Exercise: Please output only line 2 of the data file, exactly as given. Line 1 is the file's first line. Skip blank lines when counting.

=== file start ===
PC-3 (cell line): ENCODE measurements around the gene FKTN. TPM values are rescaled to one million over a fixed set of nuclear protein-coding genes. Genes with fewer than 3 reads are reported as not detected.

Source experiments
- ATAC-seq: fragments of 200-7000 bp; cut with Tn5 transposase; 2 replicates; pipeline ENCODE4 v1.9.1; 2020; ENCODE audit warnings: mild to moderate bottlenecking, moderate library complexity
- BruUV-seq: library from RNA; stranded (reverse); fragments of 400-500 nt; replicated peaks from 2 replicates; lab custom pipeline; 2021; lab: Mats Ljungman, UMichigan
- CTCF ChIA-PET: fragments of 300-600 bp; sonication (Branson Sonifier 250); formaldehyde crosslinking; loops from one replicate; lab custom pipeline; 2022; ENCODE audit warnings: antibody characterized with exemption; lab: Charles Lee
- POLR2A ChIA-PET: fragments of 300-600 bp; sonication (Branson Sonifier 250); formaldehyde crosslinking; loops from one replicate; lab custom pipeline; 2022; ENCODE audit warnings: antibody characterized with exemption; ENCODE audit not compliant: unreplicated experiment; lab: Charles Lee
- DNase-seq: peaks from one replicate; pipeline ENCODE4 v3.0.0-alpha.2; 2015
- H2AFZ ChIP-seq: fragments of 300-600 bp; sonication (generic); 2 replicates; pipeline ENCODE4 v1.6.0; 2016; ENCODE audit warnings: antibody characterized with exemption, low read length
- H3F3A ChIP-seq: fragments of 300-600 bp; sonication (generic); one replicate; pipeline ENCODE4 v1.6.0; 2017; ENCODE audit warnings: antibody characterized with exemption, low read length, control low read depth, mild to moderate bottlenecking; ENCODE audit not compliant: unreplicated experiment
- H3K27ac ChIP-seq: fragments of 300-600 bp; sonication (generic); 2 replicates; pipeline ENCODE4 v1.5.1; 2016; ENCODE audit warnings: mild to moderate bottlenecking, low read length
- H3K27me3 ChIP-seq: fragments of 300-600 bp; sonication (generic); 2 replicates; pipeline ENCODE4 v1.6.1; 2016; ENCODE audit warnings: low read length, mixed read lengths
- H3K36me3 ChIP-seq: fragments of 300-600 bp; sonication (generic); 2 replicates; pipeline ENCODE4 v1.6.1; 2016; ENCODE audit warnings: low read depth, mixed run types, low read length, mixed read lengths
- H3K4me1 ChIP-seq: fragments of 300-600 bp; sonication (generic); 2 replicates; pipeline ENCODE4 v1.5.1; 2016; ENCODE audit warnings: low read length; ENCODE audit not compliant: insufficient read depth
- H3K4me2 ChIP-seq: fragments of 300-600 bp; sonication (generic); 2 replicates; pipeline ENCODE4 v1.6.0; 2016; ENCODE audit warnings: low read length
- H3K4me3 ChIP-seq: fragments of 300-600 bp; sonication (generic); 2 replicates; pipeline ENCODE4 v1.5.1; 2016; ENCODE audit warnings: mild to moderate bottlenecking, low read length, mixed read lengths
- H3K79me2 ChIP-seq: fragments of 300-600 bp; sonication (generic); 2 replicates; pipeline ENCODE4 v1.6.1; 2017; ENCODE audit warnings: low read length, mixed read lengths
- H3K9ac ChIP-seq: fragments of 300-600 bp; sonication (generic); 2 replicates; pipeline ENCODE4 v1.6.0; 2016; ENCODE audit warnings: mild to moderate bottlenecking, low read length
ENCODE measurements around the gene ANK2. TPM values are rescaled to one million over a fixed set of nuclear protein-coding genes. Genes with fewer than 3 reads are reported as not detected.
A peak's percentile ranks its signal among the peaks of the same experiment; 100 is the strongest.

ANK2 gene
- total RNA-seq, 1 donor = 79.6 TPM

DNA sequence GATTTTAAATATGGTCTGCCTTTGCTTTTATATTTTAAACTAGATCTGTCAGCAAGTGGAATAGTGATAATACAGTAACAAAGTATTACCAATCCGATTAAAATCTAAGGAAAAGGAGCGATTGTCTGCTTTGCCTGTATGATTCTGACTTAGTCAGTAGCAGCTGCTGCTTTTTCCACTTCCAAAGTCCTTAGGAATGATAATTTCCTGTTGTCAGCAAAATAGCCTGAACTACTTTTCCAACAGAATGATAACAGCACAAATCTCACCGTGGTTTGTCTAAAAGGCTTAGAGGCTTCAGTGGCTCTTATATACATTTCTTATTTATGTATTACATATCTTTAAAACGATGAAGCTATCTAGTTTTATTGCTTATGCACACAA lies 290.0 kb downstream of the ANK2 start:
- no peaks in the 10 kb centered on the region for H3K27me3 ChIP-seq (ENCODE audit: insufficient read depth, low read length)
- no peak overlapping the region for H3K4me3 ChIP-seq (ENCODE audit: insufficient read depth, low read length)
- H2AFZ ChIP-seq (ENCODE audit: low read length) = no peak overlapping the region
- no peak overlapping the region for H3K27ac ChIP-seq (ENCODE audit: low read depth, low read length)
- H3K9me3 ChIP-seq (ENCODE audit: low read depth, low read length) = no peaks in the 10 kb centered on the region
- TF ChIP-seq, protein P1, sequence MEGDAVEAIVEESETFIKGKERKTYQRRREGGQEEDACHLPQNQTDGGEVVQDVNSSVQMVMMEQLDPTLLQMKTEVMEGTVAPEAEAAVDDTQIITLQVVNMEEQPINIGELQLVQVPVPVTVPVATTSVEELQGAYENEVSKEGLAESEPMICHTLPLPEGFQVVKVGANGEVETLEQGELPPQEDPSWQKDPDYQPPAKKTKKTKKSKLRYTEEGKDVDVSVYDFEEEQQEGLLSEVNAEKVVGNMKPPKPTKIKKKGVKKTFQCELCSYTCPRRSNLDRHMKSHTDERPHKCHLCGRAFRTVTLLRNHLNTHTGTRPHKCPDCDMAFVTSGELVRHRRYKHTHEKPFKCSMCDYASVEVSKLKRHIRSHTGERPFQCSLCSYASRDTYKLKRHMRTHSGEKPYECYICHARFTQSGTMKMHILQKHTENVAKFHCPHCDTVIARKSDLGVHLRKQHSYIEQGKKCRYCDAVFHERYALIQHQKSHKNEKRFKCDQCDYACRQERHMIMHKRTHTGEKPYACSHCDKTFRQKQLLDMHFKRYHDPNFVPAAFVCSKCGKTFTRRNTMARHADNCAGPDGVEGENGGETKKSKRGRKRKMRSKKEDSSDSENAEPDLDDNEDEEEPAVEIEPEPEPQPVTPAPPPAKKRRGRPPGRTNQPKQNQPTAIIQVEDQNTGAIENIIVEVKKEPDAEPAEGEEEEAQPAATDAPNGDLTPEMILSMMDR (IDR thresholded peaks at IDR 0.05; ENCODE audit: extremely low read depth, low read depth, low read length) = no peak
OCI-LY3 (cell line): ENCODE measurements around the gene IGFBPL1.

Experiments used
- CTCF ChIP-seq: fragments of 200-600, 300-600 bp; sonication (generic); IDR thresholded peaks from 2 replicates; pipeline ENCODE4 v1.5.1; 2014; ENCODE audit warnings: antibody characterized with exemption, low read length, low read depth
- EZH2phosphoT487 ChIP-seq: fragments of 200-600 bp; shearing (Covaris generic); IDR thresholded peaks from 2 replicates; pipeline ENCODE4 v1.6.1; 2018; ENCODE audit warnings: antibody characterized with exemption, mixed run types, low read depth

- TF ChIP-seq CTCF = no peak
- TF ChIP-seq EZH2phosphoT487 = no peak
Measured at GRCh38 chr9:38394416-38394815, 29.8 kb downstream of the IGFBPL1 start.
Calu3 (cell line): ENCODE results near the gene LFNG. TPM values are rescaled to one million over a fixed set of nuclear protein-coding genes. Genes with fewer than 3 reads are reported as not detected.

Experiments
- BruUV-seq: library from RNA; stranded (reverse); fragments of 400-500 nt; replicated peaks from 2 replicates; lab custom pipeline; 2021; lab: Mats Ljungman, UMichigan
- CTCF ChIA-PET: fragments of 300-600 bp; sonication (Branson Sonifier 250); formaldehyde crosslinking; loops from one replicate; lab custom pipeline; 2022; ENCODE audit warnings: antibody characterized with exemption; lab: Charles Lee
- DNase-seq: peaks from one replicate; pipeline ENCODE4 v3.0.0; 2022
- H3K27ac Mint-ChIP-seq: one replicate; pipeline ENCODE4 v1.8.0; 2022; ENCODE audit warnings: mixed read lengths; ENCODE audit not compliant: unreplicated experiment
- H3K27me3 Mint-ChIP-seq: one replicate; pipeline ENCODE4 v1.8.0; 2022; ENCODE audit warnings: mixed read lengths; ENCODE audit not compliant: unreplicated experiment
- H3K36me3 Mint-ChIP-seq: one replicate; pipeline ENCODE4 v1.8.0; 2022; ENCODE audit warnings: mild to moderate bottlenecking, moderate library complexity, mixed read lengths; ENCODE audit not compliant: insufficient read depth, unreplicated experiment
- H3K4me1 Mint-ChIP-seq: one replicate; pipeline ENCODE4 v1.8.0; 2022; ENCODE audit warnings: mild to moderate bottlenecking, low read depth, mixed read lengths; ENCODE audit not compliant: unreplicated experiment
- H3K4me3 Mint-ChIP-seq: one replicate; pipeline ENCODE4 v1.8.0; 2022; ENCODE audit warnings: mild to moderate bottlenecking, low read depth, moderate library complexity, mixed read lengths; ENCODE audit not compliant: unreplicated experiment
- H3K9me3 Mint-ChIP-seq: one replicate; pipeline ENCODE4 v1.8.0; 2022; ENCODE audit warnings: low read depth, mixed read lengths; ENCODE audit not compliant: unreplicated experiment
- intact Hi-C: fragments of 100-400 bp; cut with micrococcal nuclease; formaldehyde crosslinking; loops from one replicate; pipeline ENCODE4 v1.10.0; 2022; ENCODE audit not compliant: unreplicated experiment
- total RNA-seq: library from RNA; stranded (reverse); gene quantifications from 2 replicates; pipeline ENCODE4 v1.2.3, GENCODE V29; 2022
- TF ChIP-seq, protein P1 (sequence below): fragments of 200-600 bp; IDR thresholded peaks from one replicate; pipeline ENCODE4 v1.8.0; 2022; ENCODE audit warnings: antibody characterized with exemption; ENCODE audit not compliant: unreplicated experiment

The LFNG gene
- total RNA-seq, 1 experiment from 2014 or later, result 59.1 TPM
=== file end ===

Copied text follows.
Source experiments